Samsung heir jailed 5 years for corruption
Lee Jae Yong's conviction strong indicator of outcome in Park Geun Hye's trial
SEOUL: The 49-year-old heir to the Samsung business empire was yesterday sentenced to five years in prison for bribery and other offences in connection with the scandal that brought down then South Korean president Park Geun Hye.
Lee Jae Yong's penalty could leave the company rudderless for years and hamper its ability to make investment decisions.
But Samsung appears to have been unaffected by his absence so far - he has been detained since February - with subsidiary Samsung Electronics making record profits on the back of strong demand for its chips.
The vice-chairman of Samsung Electronics arrived at Seoul Central District Court on a justice ministry bus handcuffed, bound with white rope around his jacket, and holding an envelope of documents.
Lee was found guilty of bribery, embezzlement, perjury and other charges centred on payments and promises by Samsung totalling 43.3 billion won (S$52 million) to Park's secret confidante Choi Soon Sil.
The court found the money was in return for policy favours, including government support for Lee's hereditary succession, after his father was left bedridden by a heart attack in 2014.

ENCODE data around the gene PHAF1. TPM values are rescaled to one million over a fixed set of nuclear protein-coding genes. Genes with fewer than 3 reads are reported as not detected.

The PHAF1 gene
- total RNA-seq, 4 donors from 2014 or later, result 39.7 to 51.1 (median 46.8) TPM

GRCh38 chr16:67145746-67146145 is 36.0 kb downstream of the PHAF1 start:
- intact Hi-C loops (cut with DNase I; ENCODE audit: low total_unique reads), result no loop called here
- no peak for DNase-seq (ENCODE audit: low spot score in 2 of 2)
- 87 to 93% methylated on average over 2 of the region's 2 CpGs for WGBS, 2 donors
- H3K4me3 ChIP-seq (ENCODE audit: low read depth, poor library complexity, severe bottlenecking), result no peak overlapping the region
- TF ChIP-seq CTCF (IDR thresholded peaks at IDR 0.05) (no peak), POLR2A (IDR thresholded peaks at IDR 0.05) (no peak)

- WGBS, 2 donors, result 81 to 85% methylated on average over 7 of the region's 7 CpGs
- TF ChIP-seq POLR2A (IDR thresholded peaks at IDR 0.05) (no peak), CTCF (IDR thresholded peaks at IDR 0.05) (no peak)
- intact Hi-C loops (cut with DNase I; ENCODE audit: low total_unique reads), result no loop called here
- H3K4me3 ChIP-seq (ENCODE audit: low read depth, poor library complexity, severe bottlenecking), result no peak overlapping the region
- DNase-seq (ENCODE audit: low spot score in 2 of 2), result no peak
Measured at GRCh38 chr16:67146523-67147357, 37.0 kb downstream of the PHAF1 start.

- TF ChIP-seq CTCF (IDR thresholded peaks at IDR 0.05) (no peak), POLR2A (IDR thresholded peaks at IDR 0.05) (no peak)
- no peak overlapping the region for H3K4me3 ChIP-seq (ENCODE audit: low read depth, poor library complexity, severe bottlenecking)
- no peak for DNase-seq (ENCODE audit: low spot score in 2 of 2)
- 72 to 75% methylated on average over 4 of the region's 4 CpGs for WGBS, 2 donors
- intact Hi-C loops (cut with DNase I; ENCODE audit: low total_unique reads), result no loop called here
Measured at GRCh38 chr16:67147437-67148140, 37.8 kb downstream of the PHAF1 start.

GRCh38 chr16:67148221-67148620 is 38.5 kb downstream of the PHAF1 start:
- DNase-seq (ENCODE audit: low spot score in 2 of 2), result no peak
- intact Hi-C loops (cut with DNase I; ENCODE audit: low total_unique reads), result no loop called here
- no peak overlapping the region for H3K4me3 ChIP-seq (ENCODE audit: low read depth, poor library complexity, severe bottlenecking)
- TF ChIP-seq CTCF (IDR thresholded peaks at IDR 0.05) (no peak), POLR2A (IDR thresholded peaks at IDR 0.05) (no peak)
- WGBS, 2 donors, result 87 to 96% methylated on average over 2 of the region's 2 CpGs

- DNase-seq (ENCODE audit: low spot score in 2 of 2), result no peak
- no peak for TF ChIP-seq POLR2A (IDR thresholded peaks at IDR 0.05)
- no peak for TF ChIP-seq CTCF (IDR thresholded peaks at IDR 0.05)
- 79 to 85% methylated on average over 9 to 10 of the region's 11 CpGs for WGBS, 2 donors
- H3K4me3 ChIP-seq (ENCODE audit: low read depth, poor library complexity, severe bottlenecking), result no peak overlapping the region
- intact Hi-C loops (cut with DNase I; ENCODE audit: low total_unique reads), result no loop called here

The defence denied the charges, saying Samsung was pressured by Park to make the donations under duress - and that Lee was not aware of them and did not approve them.
Four other Samsung executives were also convicted and received sentences of up to four years.
Those who protested against Park last year also targeted Lee and other chiefs of the chaebols, the family-controlled conglomerates.
The court was deluged with hundreds of applications for the 30 seats in courtroom 417 available to members of the public, which were allocated by lottery.
Park's trial began in the room in May, and it also saw Lee's father Kun Hee convicted of tax and other offences in 2008, receiving a suspended sentence.
The verdict could add impetus to President Moon Jae-In's campaign pledges to reform the chaebols. The companies have long had murky connections with the authorities in South Korea, and past trials of their leaders have often ended with light or suspended sentences.
The Lee clan owns about 5 per cent of Samsung Electronics shares, but maintains its grip on the wider group through a web of cross-ownership stakes.
The court said Park was aware that Lee wanted state approval for a controversial merger of two Samsung units in 2015.
The deal was opposed by shareholders who said it wilfully undervalued shares of one of the firms. It eventually went through after the national pension fund - a major Samsung shareholder - approved it.
The ruling is seen as a strong indicator of the likely outcome in Park's trial, as some charges against her are linked to the accusations Lee faced. - AFP